Planet Colouration – Update

There has been much discussion amongst the player base regarding the colours of planetary surfaces, especially on metal based worlds – since the release of 2.3. Although the surface quality increased quite substantially, it has been noticed that many planets lost their unique colouration and reverted to many tones of beige. Today Michael Brookes responded to a long running thread started by Obsidian Ant with the following,

“My apologies for not responding sooner, this issue has been on my list to chase up for a while. The reason for the difference being observed on the rocky worlds is the change to the new material system – in theory this is more accurate as it uses the chemical properties to determine the colour (obviously I’m simplifying a bit here!), however the problem is that those colours were based on Earth standard colouration for those materials, and most of those are beige/brown rather than the colours you might observe in the myriad of other possible conditions. We’re currently working on a more flexible material system, and this will necessitate a fresh balance pass on these. That’s not going to be in 2.3 though.”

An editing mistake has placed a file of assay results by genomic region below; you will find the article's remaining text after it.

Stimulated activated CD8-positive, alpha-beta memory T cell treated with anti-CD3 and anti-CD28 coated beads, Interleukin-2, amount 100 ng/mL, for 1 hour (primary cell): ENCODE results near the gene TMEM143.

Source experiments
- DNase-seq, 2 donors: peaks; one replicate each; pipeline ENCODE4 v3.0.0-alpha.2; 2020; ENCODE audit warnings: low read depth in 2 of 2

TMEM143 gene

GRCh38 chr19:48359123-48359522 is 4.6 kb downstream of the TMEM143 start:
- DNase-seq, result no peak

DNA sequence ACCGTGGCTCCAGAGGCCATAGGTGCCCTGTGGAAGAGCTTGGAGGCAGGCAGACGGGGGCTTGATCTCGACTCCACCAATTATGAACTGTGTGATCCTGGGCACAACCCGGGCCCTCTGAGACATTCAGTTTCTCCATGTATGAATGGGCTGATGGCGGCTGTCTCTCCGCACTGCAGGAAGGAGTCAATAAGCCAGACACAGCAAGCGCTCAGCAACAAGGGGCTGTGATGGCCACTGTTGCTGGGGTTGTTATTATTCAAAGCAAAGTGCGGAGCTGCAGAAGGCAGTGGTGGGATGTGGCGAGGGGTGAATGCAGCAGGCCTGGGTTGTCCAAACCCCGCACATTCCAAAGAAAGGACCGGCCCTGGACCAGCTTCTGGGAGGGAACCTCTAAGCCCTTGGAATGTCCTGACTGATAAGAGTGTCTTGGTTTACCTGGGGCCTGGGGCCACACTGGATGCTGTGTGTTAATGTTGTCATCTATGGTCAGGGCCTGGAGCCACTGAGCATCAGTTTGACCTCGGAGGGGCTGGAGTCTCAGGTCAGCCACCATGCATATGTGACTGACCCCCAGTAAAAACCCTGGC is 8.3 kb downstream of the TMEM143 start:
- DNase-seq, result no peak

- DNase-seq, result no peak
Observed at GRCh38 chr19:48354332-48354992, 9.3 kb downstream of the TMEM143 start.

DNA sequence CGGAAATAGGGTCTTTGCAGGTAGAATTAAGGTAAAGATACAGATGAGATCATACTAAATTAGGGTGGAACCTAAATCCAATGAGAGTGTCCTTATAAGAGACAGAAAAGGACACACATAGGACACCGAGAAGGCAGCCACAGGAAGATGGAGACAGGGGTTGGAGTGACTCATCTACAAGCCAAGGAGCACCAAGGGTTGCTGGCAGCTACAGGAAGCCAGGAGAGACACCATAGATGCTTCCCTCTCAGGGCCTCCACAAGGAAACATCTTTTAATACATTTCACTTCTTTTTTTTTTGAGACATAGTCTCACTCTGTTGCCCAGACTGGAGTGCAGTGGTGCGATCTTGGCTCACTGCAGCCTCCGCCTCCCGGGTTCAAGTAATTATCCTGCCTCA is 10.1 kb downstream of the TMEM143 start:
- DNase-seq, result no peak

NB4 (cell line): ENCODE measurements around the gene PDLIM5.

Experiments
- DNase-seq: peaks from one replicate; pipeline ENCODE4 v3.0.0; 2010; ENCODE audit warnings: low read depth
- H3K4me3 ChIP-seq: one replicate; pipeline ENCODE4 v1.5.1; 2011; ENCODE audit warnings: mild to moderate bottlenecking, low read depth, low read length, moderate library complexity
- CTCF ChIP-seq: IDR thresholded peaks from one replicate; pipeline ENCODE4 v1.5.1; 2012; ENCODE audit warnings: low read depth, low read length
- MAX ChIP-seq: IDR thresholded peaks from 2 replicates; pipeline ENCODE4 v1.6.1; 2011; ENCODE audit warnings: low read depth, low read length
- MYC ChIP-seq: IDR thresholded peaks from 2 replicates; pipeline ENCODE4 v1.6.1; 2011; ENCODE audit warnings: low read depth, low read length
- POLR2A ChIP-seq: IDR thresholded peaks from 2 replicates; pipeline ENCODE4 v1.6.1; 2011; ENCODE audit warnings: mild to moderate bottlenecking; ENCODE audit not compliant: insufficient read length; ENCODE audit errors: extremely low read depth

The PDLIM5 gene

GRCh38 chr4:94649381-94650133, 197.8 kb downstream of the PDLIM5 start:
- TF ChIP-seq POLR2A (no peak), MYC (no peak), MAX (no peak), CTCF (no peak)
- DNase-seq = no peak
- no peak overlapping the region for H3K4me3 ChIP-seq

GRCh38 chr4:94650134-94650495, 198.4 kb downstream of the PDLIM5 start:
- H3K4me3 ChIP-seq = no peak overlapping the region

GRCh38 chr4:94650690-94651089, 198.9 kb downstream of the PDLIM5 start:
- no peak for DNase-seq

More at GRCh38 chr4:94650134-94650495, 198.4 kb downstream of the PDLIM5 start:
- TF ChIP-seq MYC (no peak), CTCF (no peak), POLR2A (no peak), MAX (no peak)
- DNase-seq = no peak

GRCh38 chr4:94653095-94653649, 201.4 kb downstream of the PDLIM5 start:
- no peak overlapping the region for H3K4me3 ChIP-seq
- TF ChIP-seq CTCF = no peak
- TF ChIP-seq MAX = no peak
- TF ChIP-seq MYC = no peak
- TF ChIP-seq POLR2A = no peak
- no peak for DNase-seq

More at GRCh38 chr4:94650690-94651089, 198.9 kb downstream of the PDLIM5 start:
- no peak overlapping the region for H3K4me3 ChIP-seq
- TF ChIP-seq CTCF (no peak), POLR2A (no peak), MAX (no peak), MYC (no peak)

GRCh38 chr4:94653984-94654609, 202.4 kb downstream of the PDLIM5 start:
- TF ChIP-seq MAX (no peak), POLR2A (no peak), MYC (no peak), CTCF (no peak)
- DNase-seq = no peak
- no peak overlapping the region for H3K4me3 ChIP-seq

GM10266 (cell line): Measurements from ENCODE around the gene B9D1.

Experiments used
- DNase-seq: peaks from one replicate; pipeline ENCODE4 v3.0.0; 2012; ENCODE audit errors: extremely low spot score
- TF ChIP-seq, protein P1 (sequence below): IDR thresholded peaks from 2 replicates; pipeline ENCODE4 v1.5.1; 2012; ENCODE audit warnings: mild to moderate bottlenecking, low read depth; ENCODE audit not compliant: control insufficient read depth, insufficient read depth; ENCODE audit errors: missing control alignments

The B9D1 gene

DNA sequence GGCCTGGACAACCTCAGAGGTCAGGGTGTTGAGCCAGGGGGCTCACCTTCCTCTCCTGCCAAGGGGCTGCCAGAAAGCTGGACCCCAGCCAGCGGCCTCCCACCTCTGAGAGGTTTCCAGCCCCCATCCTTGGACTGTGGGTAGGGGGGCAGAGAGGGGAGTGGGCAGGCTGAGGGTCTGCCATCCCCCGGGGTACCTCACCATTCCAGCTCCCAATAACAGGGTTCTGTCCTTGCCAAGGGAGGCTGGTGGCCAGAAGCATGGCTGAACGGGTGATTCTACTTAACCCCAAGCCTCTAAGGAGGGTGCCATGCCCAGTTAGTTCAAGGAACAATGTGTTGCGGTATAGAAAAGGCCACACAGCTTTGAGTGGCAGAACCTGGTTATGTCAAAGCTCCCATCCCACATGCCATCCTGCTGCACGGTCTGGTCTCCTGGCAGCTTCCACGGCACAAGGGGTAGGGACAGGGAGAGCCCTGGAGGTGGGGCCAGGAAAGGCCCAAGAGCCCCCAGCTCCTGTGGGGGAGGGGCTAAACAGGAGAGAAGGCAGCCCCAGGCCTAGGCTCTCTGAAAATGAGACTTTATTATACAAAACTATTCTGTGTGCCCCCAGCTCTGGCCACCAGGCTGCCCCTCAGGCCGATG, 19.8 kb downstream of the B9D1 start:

Additionally Frontier programmer Anthony Ross responded with some comments regarding the ‘nerfing’ of some planets more notable features with the following explanation,

“There were some changes done which will have affected the geology in some certain circumstances. These were only done as otherwise it was producing terrain that would crash in some cases or have other bad bugs like being able to fly through the terrain. It would result in players being kicked to the main menu, so the issues had to be addressed.

Rocky ice planets were a prime example of some particular combinations of geological data causing rifts too sharp and severe for sensible physics data to be produced. Sometimes the rift would be so sharp, unfortunate saw-toothing artefacts would be produced.

“There were cases where overlapping large craters were not being handled quite right, causing drops sheer enough to look wrong and also cause bad physics data again. Sometimes the crater would get filled with very incorrect roughness – fixing this was a scientific accuracy concern.”